The resulting value, and all subsequent values are then multiplied by the step value. So initially you might have values of ‘1 and 3’, and based on the extended growth series, this’ll become ‘9, 27 and 81’.

Growth Series with Series Command

Continuing on from our prior example, we’ll be looking at the growth of unit sales by a step value of 3.

Simply highlight and select the area you wish to fill, including your first value.

Then go to Home | Editing | Fill | Series.

The series command box will appear, ensure Growth has been selected and input your series value. If you need to fill in your series across the worksheet, you need to click on Rows. If you need to fill in your series down the worksheet, you need to click on Columns.

You can also put in a stop value if needed.

Then press OK to receive the filled results.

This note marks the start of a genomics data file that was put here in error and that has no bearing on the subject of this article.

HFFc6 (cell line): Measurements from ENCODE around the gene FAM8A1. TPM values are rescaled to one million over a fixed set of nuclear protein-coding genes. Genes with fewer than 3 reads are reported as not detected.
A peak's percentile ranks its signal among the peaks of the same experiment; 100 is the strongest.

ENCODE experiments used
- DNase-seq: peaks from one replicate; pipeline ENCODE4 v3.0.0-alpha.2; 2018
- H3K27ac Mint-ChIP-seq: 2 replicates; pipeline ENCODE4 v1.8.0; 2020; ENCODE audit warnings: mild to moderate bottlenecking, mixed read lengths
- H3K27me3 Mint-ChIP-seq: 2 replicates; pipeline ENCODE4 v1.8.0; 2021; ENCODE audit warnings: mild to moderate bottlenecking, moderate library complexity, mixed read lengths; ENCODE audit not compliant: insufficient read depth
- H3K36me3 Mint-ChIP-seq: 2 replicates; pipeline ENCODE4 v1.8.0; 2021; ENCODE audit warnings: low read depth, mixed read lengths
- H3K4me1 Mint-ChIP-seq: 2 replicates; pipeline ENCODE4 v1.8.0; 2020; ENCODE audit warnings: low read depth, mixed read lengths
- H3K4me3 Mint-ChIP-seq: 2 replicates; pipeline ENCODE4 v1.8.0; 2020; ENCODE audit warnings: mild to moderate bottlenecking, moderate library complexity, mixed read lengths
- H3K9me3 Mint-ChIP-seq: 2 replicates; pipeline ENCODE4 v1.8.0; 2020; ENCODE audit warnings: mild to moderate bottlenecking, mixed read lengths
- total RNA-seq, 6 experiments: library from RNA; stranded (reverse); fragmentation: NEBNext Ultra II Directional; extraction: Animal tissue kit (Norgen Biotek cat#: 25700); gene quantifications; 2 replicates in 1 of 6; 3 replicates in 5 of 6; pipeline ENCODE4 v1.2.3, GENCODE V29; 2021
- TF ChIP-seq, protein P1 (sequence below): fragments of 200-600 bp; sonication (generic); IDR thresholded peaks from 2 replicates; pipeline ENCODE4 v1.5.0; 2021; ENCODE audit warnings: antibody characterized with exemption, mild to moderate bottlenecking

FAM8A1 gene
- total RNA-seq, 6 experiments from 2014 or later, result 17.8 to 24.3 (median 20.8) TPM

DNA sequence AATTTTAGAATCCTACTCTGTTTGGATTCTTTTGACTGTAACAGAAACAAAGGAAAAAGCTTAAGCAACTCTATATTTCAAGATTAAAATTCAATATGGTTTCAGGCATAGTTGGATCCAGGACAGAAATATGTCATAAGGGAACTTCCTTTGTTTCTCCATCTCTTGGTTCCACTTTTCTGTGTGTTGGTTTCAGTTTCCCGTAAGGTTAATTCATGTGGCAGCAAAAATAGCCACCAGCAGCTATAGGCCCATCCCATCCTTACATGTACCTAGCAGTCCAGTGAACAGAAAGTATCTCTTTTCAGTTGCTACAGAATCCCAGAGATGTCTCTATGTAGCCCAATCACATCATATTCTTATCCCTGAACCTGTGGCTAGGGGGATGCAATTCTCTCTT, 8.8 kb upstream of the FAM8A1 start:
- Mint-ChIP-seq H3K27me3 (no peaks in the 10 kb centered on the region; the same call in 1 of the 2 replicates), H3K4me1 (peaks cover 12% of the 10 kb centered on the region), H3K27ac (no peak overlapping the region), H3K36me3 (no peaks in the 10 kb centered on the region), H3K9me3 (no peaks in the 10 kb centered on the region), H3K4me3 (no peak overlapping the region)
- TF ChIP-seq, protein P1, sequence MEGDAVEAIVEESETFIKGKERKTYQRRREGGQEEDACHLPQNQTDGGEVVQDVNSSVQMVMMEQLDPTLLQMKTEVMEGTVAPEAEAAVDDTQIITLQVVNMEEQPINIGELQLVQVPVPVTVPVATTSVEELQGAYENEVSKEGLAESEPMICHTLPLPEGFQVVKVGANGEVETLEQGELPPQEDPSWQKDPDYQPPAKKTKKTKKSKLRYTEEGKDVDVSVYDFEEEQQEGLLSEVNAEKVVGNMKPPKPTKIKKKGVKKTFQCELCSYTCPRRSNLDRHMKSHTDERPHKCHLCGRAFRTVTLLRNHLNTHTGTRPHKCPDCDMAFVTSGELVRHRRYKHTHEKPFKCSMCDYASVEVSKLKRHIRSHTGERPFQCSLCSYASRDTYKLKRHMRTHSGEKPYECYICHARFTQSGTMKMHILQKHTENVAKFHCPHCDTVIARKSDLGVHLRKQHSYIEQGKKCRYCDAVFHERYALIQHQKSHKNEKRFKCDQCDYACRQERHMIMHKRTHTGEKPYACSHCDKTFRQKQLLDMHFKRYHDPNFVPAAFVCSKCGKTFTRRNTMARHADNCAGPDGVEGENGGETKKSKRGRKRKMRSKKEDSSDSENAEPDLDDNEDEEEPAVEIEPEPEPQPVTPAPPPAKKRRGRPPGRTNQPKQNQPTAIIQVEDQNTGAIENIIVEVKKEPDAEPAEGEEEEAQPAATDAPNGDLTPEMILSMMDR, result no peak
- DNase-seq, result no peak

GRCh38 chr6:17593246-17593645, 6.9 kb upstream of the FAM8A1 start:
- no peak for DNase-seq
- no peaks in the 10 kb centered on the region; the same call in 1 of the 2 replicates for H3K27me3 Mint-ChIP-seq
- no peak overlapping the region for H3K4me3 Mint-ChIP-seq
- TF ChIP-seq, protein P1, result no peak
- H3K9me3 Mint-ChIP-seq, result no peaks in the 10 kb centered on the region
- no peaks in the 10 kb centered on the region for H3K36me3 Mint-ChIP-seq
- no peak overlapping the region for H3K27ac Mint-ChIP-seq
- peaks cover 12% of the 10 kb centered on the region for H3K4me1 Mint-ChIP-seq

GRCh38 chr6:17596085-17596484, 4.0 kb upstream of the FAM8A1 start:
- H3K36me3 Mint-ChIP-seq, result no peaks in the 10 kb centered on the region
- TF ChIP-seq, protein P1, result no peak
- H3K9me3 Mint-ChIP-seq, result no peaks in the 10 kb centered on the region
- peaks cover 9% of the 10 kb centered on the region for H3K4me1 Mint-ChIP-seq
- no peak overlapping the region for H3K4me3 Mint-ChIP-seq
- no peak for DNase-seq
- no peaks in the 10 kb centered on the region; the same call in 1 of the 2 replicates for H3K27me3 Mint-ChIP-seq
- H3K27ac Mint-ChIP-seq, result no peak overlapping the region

Date series

You can quickly fill in a list of dates in Excel using the Series command. It’s fairly simple to fill a column or row with dates that increment by one day by purely just using the fill handle. However, for more complicated date units, such as focusing on purely months, years or weekdays, that’s when the series command becomes more useful.

See Better Ways to Add Date Lists in Excel.

Autofill series

Excel also has a feature that assists in automatically filling in data. If you’re entering in predictable data, you can use the autofill series to automatically extend that series of data, saving you time from a tedious, manual process. Basically, Excel interprets what data should be placed in the following cells, based on the given data pattern.